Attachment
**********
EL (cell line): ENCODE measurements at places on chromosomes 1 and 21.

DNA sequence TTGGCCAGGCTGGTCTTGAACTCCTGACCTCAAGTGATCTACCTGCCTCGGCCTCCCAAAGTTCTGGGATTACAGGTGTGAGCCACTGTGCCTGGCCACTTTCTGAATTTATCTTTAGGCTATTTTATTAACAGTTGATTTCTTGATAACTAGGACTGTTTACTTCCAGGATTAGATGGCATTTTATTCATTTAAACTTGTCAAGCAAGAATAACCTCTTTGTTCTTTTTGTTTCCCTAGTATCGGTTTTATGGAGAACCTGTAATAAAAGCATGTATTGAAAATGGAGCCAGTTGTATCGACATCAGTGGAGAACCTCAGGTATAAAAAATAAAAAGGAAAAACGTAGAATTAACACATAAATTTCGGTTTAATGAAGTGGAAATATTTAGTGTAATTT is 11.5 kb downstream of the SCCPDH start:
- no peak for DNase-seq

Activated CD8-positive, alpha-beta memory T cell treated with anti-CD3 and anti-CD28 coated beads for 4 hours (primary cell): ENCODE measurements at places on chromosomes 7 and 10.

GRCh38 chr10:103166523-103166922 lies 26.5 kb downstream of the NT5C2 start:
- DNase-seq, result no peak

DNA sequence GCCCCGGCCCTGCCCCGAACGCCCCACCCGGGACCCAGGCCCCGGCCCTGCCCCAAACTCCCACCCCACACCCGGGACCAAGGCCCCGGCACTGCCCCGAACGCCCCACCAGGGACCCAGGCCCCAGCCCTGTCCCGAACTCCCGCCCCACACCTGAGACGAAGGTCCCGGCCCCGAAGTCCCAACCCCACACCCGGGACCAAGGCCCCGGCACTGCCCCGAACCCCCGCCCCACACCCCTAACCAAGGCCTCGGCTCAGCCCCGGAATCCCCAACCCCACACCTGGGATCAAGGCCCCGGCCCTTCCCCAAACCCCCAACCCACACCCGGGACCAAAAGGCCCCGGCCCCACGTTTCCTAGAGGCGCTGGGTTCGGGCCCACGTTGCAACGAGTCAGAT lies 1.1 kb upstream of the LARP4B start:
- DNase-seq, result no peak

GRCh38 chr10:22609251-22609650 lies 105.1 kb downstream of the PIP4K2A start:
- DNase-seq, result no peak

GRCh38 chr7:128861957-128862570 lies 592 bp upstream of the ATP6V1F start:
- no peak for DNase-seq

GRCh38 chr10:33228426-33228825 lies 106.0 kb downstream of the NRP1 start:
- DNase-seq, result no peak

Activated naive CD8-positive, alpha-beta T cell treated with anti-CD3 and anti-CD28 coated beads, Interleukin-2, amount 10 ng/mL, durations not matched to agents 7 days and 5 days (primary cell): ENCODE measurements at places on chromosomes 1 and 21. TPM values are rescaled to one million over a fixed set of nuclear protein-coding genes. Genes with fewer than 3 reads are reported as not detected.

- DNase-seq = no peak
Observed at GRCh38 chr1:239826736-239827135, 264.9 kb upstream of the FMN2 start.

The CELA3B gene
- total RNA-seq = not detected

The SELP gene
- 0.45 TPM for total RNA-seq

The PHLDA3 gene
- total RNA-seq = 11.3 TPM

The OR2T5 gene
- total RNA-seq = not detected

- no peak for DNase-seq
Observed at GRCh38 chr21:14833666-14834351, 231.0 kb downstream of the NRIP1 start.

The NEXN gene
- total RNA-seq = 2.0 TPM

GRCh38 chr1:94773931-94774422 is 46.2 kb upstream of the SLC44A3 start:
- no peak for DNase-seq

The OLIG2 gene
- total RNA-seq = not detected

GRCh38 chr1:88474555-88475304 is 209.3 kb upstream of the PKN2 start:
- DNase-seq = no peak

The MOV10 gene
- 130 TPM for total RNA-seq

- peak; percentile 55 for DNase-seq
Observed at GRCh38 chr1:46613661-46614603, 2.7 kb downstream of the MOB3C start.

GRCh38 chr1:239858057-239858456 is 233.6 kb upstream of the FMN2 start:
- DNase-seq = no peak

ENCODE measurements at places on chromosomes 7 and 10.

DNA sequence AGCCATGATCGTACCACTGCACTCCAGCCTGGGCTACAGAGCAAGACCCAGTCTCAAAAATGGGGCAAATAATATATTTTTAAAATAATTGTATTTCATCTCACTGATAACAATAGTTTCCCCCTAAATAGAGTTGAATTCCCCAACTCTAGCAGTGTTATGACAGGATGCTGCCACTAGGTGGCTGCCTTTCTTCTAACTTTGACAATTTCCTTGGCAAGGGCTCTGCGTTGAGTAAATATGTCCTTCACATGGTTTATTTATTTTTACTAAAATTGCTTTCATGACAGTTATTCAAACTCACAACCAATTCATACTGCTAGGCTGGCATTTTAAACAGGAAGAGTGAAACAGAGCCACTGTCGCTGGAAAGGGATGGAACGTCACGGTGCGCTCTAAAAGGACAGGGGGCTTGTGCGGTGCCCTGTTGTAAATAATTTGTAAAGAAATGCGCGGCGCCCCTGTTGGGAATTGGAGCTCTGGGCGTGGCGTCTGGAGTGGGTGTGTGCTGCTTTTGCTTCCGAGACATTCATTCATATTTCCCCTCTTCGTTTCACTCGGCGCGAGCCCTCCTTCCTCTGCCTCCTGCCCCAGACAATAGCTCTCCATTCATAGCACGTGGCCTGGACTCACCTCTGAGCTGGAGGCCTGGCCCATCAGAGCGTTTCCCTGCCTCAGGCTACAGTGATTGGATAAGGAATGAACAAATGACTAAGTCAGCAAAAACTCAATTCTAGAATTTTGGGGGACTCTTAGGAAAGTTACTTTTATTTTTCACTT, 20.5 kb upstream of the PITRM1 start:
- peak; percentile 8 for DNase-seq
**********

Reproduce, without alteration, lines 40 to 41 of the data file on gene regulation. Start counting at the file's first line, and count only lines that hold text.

GRCh38 chr1:239858057-239858456 is 233.6 kb upstream of the FMN2 start:
- DNase-seq = no peak